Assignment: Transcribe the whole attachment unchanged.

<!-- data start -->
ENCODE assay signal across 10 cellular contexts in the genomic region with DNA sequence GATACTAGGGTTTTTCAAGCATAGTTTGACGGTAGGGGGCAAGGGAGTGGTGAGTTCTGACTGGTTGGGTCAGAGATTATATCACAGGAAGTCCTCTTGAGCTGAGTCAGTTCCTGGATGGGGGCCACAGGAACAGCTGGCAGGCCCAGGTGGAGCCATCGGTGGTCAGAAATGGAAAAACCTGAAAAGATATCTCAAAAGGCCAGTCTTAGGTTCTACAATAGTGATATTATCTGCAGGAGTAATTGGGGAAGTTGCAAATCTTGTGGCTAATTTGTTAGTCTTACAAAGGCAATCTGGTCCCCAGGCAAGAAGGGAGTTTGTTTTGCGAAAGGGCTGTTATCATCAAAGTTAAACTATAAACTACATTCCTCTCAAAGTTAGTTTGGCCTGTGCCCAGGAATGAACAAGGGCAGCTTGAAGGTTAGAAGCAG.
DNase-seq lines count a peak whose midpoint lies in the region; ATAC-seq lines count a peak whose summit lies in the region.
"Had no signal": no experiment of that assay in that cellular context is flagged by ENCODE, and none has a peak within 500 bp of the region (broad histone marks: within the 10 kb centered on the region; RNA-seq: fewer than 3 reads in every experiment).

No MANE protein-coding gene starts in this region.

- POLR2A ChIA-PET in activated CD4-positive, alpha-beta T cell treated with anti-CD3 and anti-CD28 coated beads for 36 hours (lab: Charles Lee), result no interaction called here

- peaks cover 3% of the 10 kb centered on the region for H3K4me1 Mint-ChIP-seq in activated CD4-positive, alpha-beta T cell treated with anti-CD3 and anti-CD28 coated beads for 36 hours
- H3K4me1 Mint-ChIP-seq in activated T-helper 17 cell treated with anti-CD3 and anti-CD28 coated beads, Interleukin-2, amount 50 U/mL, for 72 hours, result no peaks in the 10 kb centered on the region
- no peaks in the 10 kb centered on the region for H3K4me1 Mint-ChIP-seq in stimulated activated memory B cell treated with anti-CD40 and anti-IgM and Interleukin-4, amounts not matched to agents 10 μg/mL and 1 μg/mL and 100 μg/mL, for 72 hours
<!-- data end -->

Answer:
ENCODE assay signal across 10 cellular contexts in the genomic region with DNA sequence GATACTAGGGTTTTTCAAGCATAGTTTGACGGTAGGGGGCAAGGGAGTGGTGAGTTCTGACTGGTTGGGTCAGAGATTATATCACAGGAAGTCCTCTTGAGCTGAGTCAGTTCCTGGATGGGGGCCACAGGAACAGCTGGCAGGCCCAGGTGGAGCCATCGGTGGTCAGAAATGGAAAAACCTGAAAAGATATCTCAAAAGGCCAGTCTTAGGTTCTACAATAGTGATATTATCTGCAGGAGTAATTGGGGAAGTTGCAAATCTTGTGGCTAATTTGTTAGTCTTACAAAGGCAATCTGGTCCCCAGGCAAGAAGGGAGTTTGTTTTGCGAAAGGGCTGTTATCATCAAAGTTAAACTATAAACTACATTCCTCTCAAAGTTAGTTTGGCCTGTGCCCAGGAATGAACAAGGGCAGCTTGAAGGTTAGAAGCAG.
DNase-seq lines count a peak whose midpoint lies in the region; ATAC-seq lines count a peak whose summit lies in the region.
"Had no signal": no experiment of that assay in that cellular context is flagged by ENCODE, and none has a peak within 500 bp of the region (broad histone marks: within the 10 kb centered on the region; RNA-seq: fewer than 3 reads in every experiment).

No MANE protein-coding gene starts in this region.

- POLR2A ChIA-PET in activated CD4-positive, alpha-beta T cell treated with anti-CD3 and anti-CD28 coated beads for 36 hours (lab: Charles Lee), result no interaction called here

- peaks cover 3% of the 10 kb centered on the region for H3K4me1 Mint-ChIP-seq in activated CD4-positive, alpha-beta T cell treated with anti-CD3 and anti-CD28 coated beads for 36 hours
- H3K4me1 Mint-ChIP-seq in activated T-helper 17 cell treated with anti-CD3 and anti-CD28 coated beads, Interleukin-2, amount 50 U/mL, for 72 hours, result no peaks in the 10 kb centered on the region
- no peaks in the 10 kb centered on the region for H3K4me1 Mint-ChIP-seq in stimulated activated memory B cell treated with anti-CD40 and anti-IgM and Interleukin-4, amounts not matched to agents 10 μg/mL and 1 μg/mL and 100 μg/mL, for 72 hours